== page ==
A General History and Collection of Voyages and Travels, Volume 17 eBook

Robert Kerr (writer)
This eBook from the Gutenberg Project consists of approximately 787 pages of information about A General History and Collection of Voyages and Travels, Volume 17.

Kamtschatka is the name of a peninsula situated on the eastern coast of Asia, running nearly N. and S., from 52 deg. to 6l deg.  N. latitude; the longitude of its southern extremity being 156 deg. 45’ E. The isthmus, which joins it to the continent on the N., lies between the Gulf of Olutorsk and the Gulf of Penshinsk.  Its southern extremity is Cape Lopatka, a word signifying the blade bone of a man, and is so called from its supposed resemblance to it.  The shape of the whole peninsula is not unlike that of a shoe, widening from the toe (which we may suppose to be Cape Lopatka) toward the middle, and narrowing again toward the heel, the neck of land above mentioned connecting it with the continent.  Its greatest breadth is from the mouth of the river Tigil to that of Kamtschatka, and is computed to be two hundred and thirty-six miles, from whence it narrows very gradually toward each extremity.

It is bounded on the N. by the country of the Koriacks; to the S. and E., by the North Pacific Ocean; and to the W., by the sea of Okotzk.  A chain of high mountains stretches the whole length of the country, from N. to S., dividing it nearly into two equal parts, from whence a great number of rivers take their rise, and empty themselves, on each side, into the Pacific Ocean and the sea of Okotzk.

There are three rivers of much greater magnitude than the rest; the Bolchoireka, or great river, so called from bolchoia, which signifies great, and reka, a river; the river Kamtschatka, and the Awatska.  The first empties itself into the sea of Okotzk, and is navigable for the Russian galliots upwards of five leagues from its mouth, or within nine miles of Bolcheretsk, a town situated at the conflux of the Goltsoffka and the Bistraia, which here lose themselves in the Bolchoireka.  The Bistraia itself is no inconsiderable river.  It derives its source from the same mountain with the river Kamtschatka, and, by taking a direct contrary course, affords the Kamtschadales the means of transporting their goods by water in small canoes, almost across the whole peninsula.  The river Kamtschatka, after maintaining a course of near three hundred miles from S. to N.. winds round to the eastward; in which direction it empties itself into the ocean, a little to the southward of Kamtschatkoi Noss.  Near the mouth of the Kamtschatka to the N.W., lies the great lake called Nerpitsch, from nerpi, a Kamtschadale word, signifying a seal, with which this lake abounds.  About twenty miles up the river, reckoning from the mouth of the lake, is a fort called Nishnei Kamtschatka ostrog, where the Russians have built an hospital and barracks; and which, we were informed, is become the principal mart in this country.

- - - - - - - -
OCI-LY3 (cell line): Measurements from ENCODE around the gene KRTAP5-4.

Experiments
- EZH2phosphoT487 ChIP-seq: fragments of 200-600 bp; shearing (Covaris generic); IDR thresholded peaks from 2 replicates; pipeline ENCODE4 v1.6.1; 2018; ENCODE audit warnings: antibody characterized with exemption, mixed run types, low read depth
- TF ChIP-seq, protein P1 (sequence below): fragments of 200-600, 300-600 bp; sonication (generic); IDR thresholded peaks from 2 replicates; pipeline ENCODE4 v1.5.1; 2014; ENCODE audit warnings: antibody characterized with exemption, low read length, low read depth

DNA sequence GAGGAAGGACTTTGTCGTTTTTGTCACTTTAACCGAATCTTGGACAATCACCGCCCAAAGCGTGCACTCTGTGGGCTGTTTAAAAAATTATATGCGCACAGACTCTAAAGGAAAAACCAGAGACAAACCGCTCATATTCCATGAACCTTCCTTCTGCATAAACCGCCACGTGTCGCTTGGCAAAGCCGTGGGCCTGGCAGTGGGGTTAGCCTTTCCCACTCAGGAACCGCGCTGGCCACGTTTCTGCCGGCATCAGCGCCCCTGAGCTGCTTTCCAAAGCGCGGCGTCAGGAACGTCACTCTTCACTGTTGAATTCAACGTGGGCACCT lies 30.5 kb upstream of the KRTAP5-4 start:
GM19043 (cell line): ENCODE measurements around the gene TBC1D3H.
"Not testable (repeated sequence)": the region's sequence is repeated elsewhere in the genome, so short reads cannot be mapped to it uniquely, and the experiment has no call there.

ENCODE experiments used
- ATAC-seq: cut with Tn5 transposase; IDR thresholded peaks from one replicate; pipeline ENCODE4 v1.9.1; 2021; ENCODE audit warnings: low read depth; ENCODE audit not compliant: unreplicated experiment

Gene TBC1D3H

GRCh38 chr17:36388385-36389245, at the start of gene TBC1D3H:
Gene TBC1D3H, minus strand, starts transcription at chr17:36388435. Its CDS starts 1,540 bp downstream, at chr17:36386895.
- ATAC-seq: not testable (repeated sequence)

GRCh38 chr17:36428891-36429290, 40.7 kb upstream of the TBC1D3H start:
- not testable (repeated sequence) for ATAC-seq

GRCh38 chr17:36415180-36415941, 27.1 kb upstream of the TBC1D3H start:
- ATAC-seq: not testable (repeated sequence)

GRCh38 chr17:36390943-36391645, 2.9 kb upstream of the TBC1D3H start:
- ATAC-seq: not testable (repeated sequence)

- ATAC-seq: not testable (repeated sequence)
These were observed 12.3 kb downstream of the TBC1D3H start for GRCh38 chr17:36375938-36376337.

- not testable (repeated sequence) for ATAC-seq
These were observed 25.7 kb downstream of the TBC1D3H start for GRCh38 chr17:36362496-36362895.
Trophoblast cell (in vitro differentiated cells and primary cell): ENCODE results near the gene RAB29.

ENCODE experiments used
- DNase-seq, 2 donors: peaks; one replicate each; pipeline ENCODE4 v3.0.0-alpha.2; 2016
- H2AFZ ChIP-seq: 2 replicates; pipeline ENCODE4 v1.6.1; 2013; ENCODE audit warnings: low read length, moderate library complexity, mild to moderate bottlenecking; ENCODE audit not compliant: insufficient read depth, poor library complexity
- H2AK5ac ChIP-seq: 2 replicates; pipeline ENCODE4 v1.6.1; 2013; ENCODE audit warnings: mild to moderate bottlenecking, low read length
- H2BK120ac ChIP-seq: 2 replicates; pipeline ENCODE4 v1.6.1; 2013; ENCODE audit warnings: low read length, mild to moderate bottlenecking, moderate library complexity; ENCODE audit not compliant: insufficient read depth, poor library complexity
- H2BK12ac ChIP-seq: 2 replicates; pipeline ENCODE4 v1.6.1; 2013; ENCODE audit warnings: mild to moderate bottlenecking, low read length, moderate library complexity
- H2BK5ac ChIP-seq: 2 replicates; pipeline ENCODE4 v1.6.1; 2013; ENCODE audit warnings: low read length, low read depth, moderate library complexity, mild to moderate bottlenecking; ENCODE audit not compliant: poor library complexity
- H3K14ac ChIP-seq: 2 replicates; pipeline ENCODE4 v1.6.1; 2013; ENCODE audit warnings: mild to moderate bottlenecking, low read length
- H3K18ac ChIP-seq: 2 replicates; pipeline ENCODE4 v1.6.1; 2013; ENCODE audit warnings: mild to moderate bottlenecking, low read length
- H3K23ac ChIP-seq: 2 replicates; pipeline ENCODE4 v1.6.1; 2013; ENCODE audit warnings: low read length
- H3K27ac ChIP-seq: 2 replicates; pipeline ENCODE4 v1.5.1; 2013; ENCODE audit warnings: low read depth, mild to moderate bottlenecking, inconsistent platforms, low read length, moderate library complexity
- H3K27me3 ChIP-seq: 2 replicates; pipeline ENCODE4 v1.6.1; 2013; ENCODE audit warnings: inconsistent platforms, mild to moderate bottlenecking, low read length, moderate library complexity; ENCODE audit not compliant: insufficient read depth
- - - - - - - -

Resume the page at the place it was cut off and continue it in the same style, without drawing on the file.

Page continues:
The river Awatska rises from the mountains situated between the Bolchoireka and the Bistraia, and running, from N.W. to S.E., a course of one hundred miles, falls into the bay of Awatska.  The Tigil is likewise a river of considerable size, rising amidst some very high mountains, which lie under the same parallel with Kamtschatkoi Noss, and running in an even course from S.E. to N.W., falls into the sea at Okotzk.  All the other rivers of this peninsula, which are almost infinite in number, are too small to deserve a particular enumeration.

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A General History and Collection of Voyages and Travels, Volume 17 from Project Gutenberg. Public domain.
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